Welcome to my blog!
A reminder that these blog entries are not ‘timely.’ They do not address issues that relate to the present news of the world. They address perennial issues faced by most pianists when striving to excel in their playing. I encourage you to search through the posts to find the ones that will yield the greatest benefit to you.
You can also use this list of all blog posts in order of keyword, which you can also sort by title.
You are also welcome to contact me to suggest a topic that you would like to see appear on the site, or ask questions or comment below each entry. Enjoy!
October 22, 2019
R.M.’s second lesson on the “Black Key” etude.
When you first read the notes of a new piece, don’t take any notes for “granted”. Don’t make assumptions about that note’s relationship with the note before it. Don’t look for patterns, especially ones that you may then be tempted to think repeat, when often in fact they don’t.
October 13, 2019
At the heart of Western music in particular there lies a curiously tight bond between two things that might at first seem separable: pitches and rhythm.
There are times when it is useful in our playing to not take this forced wedding for granted. That in spite of the strength of the bond between the two of them, there is a momentary advantage in performance to project the rhythm so that it shines through the notes, almost in spite of the notes, and there are times to coax the rhythm into the background so that it does not distract from the order of the pitches.
October 12, 2019
What ways are there to determine whether the notes of a chord you just played were balanced with each other.
October 12, 2019
When there is a series of rapid notes, or sudden embellishments or grace notes, that suddenly occur within a passage of relatively much slower notes, then the switch to the faster notes from the slower ones sometimes makes it harder to maintain control over each individual finger’s control over each of the faster notes.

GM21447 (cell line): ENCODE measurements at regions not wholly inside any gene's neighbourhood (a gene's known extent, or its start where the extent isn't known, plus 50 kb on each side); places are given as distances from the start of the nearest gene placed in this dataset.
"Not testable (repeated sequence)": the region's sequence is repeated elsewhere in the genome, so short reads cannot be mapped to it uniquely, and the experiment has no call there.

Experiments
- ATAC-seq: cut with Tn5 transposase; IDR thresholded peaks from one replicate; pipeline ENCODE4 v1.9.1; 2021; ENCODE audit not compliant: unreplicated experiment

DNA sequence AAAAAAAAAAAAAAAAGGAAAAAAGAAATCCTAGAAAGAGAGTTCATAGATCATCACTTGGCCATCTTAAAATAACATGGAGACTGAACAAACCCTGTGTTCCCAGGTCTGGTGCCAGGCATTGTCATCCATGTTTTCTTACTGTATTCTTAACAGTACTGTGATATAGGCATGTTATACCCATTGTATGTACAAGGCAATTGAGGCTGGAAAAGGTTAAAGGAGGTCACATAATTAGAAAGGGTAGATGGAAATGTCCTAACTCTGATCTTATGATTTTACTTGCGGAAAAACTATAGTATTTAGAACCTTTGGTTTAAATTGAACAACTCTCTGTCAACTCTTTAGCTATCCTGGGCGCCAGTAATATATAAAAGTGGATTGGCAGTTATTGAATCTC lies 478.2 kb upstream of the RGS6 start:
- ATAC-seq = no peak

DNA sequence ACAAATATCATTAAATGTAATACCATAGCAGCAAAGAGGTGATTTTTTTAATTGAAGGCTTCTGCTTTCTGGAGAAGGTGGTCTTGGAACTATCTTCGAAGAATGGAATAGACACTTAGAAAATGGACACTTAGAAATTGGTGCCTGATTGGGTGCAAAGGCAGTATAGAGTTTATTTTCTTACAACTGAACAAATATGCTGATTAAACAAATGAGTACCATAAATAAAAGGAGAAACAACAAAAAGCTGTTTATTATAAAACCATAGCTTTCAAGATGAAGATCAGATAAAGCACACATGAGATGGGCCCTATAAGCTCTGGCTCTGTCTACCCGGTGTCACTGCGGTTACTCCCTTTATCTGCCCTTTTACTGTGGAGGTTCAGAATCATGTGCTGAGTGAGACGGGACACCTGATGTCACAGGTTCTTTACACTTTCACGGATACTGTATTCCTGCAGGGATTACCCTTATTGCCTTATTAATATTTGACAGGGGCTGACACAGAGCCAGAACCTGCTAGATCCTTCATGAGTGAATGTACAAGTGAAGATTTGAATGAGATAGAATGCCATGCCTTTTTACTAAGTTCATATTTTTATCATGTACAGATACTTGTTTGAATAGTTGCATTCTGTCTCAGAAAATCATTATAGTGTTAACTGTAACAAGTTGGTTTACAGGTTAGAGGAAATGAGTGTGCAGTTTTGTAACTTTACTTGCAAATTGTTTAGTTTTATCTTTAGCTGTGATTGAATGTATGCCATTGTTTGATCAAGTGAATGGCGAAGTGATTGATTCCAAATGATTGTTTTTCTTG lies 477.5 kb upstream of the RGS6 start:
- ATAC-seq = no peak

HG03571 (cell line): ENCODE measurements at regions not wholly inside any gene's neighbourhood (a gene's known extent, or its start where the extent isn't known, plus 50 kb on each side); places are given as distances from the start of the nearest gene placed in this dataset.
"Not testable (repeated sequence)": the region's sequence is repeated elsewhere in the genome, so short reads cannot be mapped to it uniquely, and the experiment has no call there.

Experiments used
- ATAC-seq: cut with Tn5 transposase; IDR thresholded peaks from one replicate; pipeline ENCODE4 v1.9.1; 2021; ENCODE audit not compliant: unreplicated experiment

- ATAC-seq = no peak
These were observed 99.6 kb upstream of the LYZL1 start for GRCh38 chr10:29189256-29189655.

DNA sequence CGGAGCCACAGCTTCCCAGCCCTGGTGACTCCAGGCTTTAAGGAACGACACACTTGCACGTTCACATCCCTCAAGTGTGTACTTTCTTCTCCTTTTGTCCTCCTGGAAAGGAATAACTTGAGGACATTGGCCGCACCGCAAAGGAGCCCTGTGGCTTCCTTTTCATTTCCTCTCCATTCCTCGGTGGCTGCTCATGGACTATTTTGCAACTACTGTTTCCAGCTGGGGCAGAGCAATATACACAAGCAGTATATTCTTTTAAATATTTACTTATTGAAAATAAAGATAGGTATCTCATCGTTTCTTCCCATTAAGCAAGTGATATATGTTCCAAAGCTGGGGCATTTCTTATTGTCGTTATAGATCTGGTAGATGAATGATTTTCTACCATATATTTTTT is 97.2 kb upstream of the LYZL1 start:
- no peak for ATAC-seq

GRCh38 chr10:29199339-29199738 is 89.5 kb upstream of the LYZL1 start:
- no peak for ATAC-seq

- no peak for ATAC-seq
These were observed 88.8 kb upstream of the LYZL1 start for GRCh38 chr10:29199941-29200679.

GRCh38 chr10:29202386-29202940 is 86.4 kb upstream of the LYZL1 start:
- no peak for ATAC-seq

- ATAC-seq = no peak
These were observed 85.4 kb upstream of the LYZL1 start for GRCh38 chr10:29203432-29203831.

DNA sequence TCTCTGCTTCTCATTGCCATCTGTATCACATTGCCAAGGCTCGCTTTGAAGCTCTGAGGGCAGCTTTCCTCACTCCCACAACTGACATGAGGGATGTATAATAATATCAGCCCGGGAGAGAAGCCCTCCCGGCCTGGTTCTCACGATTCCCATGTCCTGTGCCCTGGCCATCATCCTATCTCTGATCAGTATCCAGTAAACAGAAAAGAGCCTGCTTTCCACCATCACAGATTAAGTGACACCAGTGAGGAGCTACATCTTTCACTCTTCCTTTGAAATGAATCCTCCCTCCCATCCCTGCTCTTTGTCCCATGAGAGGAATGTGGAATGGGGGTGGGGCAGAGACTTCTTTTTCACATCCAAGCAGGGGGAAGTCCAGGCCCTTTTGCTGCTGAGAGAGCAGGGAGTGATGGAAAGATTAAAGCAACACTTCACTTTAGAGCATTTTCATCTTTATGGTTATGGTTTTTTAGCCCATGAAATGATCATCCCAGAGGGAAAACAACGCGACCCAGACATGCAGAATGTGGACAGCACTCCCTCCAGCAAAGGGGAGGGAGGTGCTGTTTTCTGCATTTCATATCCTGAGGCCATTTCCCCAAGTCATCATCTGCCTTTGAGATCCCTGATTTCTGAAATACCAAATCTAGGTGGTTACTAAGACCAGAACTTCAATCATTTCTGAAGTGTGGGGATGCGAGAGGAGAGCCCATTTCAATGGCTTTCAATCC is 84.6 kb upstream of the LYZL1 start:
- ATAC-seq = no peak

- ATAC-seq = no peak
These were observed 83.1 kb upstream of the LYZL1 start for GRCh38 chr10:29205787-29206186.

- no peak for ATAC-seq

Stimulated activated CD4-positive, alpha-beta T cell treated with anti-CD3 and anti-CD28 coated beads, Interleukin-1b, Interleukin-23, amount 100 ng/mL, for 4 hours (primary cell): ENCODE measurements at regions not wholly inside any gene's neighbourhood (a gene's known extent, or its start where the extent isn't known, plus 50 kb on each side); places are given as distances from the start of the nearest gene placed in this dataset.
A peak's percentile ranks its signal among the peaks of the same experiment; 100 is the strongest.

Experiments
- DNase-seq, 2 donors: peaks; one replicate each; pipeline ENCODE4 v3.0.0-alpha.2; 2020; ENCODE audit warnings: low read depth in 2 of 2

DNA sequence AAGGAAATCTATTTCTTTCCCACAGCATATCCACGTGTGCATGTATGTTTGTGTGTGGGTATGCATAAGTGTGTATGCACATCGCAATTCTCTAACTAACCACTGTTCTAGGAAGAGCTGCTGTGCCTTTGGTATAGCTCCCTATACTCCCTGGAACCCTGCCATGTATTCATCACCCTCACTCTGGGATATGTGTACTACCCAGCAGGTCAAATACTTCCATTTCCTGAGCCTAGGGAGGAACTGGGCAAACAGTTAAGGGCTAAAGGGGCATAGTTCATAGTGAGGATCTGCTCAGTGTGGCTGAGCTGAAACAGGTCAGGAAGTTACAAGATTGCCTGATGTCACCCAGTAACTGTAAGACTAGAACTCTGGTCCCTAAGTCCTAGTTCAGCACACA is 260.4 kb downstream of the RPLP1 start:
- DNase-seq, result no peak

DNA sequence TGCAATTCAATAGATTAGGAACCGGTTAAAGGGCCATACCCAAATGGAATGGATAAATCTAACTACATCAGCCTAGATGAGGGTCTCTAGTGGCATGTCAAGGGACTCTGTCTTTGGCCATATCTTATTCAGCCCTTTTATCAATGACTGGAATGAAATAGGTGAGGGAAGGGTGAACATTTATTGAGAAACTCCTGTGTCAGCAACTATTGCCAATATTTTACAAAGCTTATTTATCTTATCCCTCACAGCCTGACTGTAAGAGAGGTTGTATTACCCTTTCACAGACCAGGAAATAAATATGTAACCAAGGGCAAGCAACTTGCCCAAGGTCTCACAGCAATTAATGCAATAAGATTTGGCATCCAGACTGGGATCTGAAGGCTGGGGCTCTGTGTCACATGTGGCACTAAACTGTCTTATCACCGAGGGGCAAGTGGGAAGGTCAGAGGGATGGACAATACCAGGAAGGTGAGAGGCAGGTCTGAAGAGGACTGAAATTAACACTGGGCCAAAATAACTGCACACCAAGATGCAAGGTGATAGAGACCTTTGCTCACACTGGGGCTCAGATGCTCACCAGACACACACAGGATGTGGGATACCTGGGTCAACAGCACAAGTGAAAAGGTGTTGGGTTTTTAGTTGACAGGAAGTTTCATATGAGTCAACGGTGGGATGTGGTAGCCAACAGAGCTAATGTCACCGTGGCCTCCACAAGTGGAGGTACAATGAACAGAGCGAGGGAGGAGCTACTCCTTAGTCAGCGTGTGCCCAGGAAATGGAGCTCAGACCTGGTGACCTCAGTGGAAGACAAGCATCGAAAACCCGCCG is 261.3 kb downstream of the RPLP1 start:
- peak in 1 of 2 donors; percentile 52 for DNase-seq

The solution lies in slowness rather than in the perfection of speed. Each fast note must be allowed to express itself fully, in a way that does not allow them to be guillotined out of existence by the next fast note. The “Menuet” from Ravel’s “Le tombeau de Couperin” begins with two grace notes (d5 e5) followed immediately by a series of expressive quarter notes. Slow or fast, every note deserves to use time in a way that allows them to fully express themselves. There must be a suggestion in a fast note of how that note would evolve in time if it were not truncated in duration but continued to sound for a second or more. In the Ravel I would suggest laying the two grace notes as quarter notes which are then followed by more quarter notes. Then, when playing the grace notes normally, do your best to still feel them happening slowly. even though on the clock of the outside world, they register as fast; as long as in your interior world they are still slow. As long as in the first moment of the sound you are thinking ahead to what the note will sound like a second later if you allowed it to resonate. If you do this, you will find that much of the expressive and tonal qualities you attained when playing the grace notes literally as quarter notes ‘persists’ into the faster rendition of those notes. Much of the qualities (and physical control) of the slow version will permeate into the faster version, without your trying to do anything special.
September 20, 2019
A.B.’s lesson on 8/22/19
First, an example of a playing goal that depends in turn on evenness of sound.